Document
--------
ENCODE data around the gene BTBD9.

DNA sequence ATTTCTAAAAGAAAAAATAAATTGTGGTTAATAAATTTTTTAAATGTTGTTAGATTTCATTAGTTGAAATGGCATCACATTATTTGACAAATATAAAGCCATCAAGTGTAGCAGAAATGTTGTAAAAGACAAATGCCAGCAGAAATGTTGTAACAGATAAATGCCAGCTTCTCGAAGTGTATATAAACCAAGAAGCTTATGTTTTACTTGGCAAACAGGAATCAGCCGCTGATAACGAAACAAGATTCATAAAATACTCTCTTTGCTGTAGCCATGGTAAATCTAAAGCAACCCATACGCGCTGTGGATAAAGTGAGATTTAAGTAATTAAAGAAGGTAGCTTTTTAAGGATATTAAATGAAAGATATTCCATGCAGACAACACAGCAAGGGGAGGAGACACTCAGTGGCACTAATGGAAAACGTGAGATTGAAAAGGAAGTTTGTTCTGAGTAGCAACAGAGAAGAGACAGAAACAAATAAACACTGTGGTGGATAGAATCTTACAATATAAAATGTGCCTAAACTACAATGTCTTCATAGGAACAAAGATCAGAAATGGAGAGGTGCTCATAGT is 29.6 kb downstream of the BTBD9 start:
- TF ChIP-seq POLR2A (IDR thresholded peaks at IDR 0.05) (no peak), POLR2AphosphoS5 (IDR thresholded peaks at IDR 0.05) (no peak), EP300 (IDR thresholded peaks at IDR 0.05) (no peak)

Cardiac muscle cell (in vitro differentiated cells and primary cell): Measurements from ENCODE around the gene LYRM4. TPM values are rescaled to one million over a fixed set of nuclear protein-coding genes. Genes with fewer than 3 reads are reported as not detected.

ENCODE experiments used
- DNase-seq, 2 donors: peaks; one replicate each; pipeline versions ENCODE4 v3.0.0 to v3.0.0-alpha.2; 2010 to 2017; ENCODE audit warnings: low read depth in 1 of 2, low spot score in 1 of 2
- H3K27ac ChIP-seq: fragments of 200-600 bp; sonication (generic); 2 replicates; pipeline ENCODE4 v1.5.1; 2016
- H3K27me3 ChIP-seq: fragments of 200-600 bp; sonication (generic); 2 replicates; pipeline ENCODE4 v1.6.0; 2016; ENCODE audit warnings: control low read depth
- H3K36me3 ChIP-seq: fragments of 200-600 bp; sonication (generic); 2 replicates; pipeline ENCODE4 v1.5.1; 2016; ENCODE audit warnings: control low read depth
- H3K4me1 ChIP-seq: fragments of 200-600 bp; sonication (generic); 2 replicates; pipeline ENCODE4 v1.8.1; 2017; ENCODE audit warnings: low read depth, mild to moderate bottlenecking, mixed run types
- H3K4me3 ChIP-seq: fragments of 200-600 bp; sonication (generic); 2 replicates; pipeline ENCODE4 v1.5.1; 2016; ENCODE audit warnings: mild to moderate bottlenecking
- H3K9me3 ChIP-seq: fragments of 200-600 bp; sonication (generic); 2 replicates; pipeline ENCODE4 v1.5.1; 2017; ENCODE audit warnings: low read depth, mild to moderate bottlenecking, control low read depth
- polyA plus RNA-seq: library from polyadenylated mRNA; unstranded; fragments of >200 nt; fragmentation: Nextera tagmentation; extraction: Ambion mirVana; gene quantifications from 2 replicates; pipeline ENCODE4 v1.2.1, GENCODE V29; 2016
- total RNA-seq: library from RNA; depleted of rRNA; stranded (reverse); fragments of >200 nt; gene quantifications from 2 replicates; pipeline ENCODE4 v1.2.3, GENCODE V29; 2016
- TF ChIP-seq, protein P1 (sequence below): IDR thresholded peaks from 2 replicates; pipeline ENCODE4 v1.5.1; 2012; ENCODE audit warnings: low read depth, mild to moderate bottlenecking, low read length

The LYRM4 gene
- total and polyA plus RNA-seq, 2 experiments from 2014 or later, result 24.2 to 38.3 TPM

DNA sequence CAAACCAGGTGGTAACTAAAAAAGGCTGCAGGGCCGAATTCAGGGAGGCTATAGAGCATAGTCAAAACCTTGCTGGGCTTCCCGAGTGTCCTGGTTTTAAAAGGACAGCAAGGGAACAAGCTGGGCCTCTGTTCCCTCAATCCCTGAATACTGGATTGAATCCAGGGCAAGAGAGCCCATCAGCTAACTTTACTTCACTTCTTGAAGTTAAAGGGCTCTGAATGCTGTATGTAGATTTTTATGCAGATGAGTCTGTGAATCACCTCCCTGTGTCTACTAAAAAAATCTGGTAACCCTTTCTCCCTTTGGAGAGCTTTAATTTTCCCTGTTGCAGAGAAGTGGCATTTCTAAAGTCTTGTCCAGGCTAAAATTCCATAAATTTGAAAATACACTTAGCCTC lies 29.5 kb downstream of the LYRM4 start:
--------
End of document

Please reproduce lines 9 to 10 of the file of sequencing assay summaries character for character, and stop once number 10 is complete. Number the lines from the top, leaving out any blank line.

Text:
- H3K36me3 ChIP-seq: fragments of 200-600 bp; sonication (generic); 2 replicates; pipeline ENCODE4 v1.5.1; 2016; ENCODE audit warnings: control low read depth
- H3K4me1 ChIP-seq: fragments of 200-600 bp; sonication (generic); 2 replicates; pipeline ENCODE4 v1.8.1; 2017; ENCODE audit warnings: low read depth, mild to moderate bottlenecking, mixed run types